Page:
Cloudera helps Asia Pacific banks fight financial crimes

Cloudera helps Asia Pacific banks fight financial crimes
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8 Nov, 2019

Enterprise data cloud company Cloudera says over half of the 30 largest banks in the Asia Pacific, excluding state-owned banks in China, have opted for its services to accelerate their digital transformation.

About 75% of companies in the Asia Pacific region reportedly fell victim to financial crime over the past 12 months. 

Cloudera claims it uses machine learning and advanced analytical methods to detect and prevent financial crimes. Its solutions help customers accelerate digitally transform while also meeting regulatory and compliance requirements, according to a statement from the company. 

“Criminal networks are becoming increasingly creative and ready to exploit any opportunity inside or around the edges of business operations. Mark Micallef, vice president of the Asia Pacific and Japan, Cloudera.

“As the need to overcome the siloed and overwhelming data landscape increases, financial services institutions have to adopt innovative approaches to better leverage data and analytics and protect themselves from known and unknown threats while keeping up with regulatory changes,” Micallef added.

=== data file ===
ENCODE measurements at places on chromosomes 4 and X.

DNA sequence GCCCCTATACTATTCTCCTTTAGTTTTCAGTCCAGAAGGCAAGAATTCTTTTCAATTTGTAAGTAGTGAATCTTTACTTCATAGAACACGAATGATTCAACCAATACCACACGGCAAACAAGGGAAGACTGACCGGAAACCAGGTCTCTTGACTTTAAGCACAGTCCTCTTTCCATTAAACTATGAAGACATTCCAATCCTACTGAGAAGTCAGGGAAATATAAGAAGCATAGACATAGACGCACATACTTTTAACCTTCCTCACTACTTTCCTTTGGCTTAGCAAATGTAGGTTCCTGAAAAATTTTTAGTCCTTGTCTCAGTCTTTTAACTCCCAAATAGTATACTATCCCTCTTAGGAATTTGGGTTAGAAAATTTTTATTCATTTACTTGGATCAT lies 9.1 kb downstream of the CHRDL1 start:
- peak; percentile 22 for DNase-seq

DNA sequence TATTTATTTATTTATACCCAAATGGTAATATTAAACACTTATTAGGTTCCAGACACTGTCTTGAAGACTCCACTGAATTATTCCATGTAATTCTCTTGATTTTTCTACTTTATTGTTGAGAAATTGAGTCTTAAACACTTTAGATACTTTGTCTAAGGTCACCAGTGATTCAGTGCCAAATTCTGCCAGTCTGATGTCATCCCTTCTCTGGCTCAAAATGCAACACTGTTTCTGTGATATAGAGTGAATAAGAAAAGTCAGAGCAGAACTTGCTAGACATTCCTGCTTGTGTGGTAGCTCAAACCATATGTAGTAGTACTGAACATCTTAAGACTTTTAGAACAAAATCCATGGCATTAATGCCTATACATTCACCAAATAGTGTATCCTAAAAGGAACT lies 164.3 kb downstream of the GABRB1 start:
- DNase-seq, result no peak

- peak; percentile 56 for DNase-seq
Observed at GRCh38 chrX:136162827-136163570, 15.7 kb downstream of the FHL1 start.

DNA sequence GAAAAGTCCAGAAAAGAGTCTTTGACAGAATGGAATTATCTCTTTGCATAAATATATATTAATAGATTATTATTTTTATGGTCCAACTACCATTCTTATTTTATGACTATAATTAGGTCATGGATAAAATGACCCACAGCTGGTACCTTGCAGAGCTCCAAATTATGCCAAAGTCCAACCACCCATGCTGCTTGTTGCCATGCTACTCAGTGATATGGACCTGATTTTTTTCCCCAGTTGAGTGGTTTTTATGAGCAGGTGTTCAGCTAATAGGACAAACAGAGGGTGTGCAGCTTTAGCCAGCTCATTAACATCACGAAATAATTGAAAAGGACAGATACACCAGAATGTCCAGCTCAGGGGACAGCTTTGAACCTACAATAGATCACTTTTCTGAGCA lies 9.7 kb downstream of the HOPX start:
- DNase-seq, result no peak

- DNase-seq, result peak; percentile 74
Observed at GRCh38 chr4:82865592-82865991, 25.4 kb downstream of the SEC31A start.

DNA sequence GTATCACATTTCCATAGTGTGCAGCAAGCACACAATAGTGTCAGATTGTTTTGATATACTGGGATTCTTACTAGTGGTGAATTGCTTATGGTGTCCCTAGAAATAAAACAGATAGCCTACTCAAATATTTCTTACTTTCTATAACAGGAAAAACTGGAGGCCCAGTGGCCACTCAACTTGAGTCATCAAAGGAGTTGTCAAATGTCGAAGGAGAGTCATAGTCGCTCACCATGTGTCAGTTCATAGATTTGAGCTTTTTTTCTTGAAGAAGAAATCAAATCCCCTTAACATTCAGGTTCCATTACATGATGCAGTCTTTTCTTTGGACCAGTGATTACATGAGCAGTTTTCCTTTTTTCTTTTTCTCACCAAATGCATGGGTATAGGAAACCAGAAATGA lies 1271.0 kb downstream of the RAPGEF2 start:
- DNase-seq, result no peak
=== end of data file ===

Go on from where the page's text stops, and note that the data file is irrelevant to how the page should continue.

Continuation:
India’s fourth-largest private sector bank, YES BANK, implemented Cloudera Enterprise, through which the bank was able to develop customised campaigns for consumers. 

Indian banking system detected Rs 71,500 crore worth of frauds in the financial year 2018-19 and the concerning part was the average lag between the date of occurrence and its detection by banks was 22 months, data from the Reserve Bank of India (RBI) shows. 

Machine learning and predictive modelling solutions allow banks to transform existing processes to detect fraud, the company said. 

Another Cloudera client in the APAC region is the Bank Rakyat Indonesia (BRI), which is one of the largest state-owned banks in Indonesia.

BRI has partnered with Cloudera to build a big data platform that is powered by Cloudera Enterprise to analyse the massive amount of customer data it has gained over the years.

The new system will process and detect fraud in real-time by highlighting anomalies found in the stream of events coming from multiple customer touchpoints such as ATMs and internet banking portals.